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Monday, February 27, 2006

The Composition of Man and Mercy

The multi-aspect composition of man, as in mankind, demands part-specific strategies when nurturing toward maturity. Naturally, the assumption here is that our existence is composed of different layers of reality; they are generally referred to the body, mind, soul and/or spirit.

Body is not difficult to understand for in the mirror, it is in full view. There is no mirror for the mind, thus it is slightly veiled from our full understanding. The mind is our ‘thinker’ and is developed through adding new knowledge or study. But we can neither see it or nor have a full understanding of its complexities. It is hidden, but we know it is there and can grow. Some difficulty has been caused over the distinctions between the soul and spirit and their relationship to the mind. I shall not enter into the complexities of this debate but with a few words.

There are some hints in the Bible as the composition of man but the question of whether it consists of a dichotomous, tri-chotomous, or even quadra-chotomous nature is not clearly answered. Not many would argue that man is made up of at least two parts: what is seen and what is not seen. What is seen is the doer, what is not seen is director. Before something can be done, it must be thought. Before I can lift my right arm, I must say to it, “rise ten inches.” Thought precedes and directs action.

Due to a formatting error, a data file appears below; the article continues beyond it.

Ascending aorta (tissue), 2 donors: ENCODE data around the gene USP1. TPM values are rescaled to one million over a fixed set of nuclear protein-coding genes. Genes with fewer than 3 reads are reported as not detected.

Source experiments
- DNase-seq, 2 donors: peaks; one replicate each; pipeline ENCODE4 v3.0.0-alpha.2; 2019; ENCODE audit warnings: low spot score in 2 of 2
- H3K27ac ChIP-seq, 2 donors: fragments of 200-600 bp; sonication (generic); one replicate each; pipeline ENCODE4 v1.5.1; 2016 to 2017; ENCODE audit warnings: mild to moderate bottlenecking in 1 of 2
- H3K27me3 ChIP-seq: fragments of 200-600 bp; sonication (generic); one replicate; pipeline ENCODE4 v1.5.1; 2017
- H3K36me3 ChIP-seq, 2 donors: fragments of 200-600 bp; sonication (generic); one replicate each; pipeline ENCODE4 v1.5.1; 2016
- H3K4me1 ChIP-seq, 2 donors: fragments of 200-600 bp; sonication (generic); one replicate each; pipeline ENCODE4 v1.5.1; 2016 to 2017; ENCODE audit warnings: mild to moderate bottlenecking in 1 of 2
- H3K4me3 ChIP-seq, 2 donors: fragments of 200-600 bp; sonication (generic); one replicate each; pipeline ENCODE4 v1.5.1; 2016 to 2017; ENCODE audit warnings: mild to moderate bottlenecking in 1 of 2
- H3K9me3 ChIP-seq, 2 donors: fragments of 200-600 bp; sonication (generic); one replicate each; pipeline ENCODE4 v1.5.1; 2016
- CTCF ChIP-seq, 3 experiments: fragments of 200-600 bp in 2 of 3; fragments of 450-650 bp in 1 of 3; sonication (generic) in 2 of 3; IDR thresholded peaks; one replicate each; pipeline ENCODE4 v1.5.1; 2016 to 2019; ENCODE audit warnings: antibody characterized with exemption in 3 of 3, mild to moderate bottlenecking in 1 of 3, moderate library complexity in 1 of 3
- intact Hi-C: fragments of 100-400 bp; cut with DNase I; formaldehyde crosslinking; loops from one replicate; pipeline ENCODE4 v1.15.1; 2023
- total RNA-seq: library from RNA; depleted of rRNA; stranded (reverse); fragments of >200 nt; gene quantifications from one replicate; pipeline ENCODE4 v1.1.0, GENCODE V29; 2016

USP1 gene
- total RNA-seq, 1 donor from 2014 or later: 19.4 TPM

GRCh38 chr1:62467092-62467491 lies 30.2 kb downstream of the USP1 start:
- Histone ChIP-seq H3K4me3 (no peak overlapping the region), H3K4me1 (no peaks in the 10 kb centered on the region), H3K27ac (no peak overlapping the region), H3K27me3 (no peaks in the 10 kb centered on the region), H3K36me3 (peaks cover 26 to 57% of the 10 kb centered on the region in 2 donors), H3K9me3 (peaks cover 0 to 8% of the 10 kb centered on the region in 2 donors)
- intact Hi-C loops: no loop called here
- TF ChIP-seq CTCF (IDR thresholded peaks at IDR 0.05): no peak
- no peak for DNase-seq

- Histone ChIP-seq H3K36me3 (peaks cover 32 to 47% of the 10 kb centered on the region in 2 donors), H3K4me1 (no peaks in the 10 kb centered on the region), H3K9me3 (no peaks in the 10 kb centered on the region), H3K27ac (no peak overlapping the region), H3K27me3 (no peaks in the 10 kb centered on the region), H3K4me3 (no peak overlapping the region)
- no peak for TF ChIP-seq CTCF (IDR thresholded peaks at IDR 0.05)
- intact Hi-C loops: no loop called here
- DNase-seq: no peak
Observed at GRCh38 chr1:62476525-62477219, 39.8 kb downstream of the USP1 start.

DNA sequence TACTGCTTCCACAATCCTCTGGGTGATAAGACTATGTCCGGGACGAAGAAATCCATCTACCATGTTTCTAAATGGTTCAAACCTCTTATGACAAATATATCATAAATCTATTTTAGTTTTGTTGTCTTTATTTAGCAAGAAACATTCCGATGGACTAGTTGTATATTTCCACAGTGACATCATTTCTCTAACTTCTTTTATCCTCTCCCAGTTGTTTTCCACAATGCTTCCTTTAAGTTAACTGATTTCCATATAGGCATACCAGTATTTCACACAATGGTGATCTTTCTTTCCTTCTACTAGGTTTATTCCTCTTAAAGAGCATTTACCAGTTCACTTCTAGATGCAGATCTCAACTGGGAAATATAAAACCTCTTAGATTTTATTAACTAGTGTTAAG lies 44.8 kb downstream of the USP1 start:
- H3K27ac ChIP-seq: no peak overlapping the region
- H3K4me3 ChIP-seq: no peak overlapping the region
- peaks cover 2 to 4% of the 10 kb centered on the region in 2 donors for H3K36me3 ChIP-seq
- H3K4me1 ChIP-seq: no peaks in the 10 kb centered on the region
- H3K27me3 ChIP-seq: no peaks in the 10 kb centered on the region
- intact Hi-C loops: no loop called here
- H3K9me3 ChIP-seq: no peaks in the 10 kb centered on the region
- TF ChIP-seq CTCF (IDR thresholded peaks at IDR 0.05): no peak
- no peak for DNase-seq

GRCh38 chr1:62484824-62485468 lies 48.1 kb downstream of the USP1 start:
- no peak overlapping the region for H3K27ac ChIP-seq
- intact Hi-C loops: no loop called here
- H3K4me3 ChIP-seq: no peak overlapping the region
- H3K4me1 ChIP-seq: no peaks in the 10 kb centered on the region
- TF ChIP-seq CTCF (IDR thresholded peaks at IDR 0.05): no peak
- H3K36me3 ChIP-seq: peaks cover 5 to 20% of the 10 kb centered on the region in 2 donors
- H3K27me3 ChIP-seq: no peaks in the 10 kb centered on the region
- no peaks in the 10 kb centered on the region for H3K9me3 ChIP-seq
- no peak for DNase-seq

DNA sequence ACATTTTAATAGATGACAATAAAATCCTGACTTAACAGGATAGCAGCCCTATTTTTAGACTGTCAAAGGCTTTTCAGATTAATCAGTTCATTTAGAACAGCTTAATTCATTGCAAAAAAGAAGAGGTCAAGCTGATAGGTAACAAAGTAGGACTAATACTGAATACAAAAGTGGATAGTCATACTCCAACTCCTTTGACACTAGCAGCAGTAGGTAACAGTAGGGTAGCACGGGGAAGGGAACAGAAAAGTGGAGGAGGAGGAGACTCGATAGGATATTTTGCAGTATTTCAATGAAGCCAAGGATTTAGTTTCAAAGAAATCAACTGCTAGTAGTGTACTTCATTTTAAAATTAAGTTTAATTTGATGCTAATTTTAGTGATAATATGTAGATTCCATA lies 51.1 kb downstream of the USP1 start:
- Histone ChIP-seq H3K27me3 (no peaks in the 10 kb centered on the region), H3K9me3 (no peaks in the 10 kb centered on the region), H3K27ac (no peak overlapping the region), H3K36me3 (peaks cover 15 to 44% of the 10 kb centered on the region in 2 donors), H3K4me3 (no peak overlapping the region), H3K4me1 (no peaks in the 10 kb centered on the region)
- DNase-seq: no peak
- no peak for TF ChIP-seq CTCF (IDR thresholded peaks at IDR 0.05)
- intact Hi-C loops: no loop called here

But, in our experience, isn’t there at least a third aspect of our humanity? The mind tells me to turn my head to the right so that I can check out the good looking female that just passed. My body, in obedience to the mind, begins turning its head. Precisely at this moment, another part of me says, “JR, what are you doing? You know these actions that may appear to satisfy your attractions lead only to frustration, disillusionment, and devalue your great worth.”

So, I ask, “When the body, being directed by the mind to look at an object, is redirected by an appeal to a higher morality, what or who shall we say is pleading morality’s case?” For the Christian, some reasonable answers exist: it may be the mind changing its mind; it may be the Holy Spirit of God directing our actions; or, it may be some other part of man.

With a preliminary review, I can quickly dismiss the idea that the mind is directing a new action. First, at the moment in which I understand this conflicting message (look, don’t look), the drive to fulfill the primary action still exists; to argue that multiple or conflicting desires exist within the same mind is possible but not plausible. I suggest this because it does not align with other experience. If my mind tells my arm to rise while concurrently telling it not to rise, what will my arm do? But if something beyond my body is influencing my mind, then I am presented with two options and have a decision to make.